This is politics, not science.
Remember how the community seroprevalence/infection rates were disputed? Or the mandates that forced long term care facities – nursing homes – to accept infected patients, even though everyone knew that the facilities weren’t able to isolate the vulnerable or even protect staff?
Don’t expect anyone to be held accountable. Neither the US Department of Justice nor State prosecutors, at least in New York, appear set to continue investigation, much less charge those responsible.
I don’t expect much fallout about the US CDC’s sponsorship of – and Fauci’s dishonesty in testimony to Congress about – viral “gain of function” that quite possibly led to the creation and escape of the “novel Coronavirus” from the lab in Wuhan, China. Instead, the debate is used to divide the political Left and Right, not to discover the truth.
For a comprehensive discussion about the debate and the science, I recommend a video podcast from Lex Fridman, an MIT Ph.D., in conversation with Dr. Jay Bhattacharya – one of the original three “fringe” epidemiologists. Dr Fridman also interviewed Dr. Collins, but that was before the “takedown” emails were revealed.
Excellent, thorough, and true! Since I could never do better and can’t imagine editing, I’ve been given permission to copy & paste. Please give it your time and attention!
(The group is an excellent source & great to follow on Twitter, @secularprolife)
Today’s guest post is by Daniel Gump.
After passage of the Texas Heartbeat Act (Senate Bill 8), numerous misinformation campaigns have led to confusion among the general public as to what the legislation covers and how violations are handled. Because of this, I have encountered several of the same questions and inaccurate statements repeated on social media over the past couple months. The following responses address some of these questions.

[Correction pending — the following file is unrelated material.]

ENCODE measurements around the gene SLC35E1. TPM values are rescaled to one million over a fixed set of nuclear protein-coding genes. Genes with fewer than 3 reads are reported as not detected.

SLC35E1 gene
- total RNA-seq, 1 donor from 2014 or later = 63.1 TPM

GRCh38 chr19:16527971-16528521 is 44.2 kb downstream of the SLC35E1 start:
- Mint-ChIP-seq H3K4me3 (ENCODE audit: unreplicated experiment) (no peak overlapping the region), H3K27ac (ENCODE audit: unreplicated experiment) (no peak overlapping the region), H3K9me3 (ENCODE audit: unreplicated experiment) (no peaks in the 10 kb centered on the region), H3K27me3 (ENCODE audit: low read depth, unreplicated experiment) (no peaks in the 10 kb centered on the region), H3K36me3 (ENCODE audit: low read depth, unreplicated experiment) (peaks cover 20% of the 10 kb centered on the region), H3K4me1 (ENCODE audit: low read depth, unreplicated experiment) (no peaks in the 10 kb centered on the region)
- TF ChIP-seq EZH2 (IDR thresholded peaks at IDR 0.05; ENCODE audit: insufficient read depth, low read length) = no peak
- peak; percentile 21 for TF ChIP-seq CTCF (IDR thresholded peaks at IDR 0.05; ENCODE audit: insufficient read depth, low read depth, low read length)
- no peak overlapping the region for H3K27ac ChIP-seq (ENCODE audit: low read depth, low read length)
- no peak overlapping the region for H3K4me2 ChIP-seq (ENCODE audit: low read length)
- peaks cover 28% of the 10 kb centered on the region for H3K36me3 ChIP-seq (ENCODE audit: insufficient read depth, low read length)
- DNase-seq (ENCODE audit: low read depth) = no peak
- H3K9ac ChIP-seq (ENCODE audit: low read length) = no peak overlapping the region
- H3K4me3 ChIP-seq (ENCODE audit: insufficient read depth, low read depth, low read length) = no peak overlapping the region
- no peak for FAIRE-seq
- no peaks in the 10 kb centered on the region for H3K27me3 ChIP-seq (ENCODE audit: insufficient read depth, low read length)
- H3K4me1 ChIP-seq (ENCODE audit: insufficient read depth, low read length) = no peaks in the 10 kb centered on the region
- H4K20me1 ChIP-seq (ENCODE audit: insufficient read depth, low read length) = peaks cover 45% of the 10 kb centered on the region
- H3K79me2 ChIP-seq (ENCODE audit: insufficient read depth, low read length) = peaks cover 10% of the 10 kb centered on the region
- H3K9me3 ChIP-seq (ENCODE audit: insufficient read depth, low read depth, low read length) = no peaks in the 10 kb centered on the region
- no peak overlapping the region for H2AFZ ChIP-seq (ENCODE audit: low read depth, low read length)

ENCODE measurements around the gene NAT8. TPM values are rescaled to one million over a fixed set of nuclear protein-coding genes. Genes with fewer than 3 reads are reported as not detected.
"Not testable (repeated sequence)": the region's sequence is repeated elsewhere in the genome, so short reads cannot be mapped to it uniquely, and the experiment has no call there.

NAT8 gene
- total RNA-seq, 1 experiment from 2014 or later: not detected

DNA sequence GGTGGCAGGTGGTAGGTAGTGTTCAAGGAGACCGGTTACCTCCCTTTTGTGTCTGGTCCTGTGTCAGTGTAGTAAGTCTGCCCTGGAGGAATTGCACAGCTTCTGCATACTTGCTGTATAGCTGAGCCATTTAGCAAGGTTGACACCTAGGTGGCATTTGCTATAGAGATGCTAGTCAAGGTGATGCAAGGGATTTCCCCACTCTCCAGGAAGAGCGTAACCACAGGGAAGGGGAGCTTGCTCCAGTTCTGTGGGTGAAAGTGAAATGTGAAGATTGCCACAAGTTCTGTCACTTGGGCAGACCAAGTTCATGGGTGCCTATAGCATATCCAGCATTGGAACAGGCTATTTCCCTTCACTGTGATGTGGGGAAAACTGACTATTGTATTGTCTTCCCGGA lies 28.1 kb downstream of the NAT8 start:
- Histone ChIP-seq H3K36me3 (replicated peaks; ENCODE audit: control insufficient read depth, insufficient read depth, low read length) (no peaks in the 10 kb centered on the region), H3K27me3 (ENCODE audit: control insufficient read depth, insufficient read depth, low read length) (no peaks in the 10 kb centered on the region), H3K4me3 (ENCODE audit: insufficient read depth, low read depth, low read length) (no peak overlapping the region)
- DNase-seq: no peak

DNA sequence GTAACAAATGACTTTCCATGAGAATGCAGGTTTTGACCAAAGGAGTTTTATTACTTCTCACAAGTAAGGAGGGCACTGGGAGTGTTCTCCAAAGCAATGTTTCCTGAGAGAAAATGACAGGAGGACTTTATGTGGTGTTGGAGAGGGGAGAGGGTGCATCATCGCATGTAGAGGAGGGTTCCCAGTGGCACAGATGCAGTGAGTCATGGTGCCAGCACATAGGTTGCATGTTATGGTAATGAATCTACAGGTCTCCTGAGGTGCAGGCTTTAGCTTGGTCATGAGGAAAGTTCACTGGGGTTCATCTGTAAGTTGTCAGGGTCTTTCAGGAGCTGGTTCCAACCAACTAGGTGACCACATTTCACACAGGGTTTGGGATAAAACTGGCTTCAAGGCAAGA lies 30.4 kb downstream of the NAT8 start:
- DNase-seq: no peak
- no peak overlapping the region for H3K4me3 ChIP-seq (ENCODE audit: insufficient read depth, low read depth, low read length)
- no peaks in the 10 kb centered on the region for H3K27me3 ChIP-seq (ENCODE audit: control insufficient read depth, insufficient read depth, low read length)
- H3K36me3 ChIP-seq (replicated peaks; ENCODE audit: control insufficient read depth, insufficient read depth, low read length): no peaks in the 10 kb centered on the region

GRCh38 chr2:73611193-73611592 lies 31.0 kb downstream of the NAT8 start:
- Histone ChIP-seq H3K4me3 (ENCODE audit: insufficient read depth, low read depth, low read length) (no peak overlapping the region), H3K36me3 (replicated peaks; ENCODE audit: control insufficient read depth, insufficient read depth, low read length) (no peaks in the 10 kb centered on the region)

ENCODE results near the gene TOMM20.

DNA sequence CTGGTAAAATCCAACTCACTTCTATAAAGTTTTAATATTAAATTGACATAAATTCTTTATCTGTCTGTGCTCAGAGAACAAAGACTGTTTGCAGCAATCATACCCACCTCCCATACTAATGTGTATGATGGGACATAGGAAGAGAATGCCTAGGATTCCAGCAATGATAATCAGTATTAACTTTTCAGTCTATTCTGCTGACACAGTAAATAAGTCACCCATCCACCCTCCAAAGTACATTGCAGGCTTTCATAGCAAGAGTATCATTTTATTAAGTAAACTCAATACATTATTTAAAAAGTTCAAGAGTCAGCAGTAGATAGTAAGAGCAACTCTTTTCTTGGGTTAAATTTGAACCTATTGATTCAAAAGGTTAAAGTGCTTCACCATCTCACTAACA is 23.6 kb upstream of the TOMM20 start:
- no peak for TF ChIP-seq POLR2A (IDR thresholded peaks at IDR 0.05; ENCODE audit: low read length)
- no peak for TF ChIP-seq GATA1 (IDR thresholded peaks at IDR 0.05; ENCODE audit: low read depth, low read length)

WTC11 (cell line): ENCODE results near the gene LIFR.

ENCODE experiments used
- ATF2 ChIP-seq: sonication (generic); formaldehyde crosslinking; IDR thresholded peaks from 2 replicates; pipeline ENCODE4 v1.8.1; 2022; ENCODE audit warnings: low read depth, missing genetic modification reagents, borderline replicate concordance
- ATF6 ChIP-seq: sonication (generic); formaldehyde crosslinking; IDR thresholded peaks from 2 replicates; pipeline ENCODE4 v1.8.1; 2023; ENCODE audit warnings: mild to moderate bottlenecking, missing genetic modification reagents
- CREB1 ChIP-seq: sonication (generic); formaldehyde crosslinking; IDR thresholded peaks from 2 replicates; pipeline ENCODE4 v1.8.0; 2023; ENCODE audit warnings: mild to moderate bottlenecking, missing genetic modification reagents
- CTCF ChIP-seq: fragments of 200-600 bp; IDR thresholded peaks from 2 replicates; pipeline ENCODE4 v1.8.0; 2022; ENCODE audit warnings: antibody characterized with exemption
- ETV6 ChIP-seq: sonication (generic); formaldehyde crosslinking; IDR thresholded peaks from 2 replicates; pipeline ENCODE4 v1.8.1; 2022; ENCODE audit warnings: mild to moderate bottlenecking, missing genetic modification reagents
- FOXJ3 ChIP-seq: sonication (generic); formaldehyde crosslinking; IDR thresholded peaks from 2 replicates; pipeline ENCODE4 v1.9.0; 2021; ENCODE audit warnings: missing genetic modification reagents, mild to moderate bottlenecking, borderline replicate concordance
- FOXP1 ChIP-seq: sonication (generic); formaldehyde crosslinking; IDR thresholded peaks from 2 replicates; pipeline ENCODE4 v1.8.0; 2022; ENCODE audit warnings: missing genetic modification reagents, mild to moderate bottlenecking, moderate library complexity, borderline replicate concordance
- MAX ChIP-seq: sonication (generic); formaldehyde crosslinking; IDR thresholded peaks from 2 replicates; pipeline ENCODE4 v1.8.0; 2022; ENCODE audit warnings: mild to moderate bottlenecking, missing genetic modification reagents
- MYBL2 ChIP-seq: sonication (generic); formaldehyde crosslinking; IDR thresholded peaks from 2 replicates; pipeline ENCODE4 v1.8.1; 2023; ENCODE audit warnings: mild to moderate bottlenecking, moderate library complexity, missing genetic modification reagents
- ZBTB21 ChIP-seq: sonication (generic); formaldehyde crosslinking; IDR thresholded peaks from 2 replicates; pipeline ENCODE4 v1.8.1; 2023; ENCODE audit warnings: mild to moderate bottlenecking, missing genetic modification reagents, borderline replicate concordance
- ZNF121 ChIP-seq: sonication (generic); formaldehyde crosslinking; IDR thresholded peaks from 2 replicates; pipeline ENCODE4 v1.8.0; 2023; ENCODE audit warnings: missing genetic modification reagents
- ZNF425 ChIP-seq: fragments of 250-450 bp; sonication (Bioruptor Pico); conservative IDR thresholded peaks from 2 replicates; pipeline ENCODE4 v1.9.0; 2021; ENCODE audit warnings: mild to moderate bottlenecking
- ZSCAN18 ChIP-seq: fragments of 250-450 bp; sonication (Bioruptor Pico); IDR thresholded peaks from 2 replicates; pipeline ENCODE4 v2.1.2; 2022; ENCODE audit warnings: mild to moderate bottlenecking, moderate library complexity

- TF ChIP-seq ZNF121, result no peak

Health and Safety Code already defines abortions under Sec. 245.002, and the Act did not amend them. Subsection (1) states:
(1) “Abortion” means the act of using or prescribing an instrument, a drug, a medicine, or any other substance, device, or means with the intent to cause the death of an unborn child of a woman known to be pregnant. The term does not include birth control devices or oral contraceptives. An act is not an abortion if the act is done with the intent to:
(A) save the life or preserve the health of an unborn child;
(B) remove a dead, unborn child whose death was caused by spontaneous abortion; or
(C) remove an ectopic pregnancy.
This definition is similar to those across the entire United States, as treatment for ectopic pregnancies and post-miscarriage treatment are not criminal acts in any jurisdiction. The laws solely address intentional acts of feticide.
The legislation declares for Health and Safety Code §171.203-§171.205 that abortions performed or induced for legitimate medical emergencies are exempted from prosecution. They must be logged in the woman’s medical records and retained in the physician’s own practice records.
The existing Sec. 171.002 defines what would be considered a medical emergency:
(3) “Medical emergency” means a life-threatening physical condition aggravated by, caused by, or arising from a pregnancy that, as certified by a physician, places the woman in danger of death or a serious risk of substantial impairment of a major bodily function unless an abortion is performed.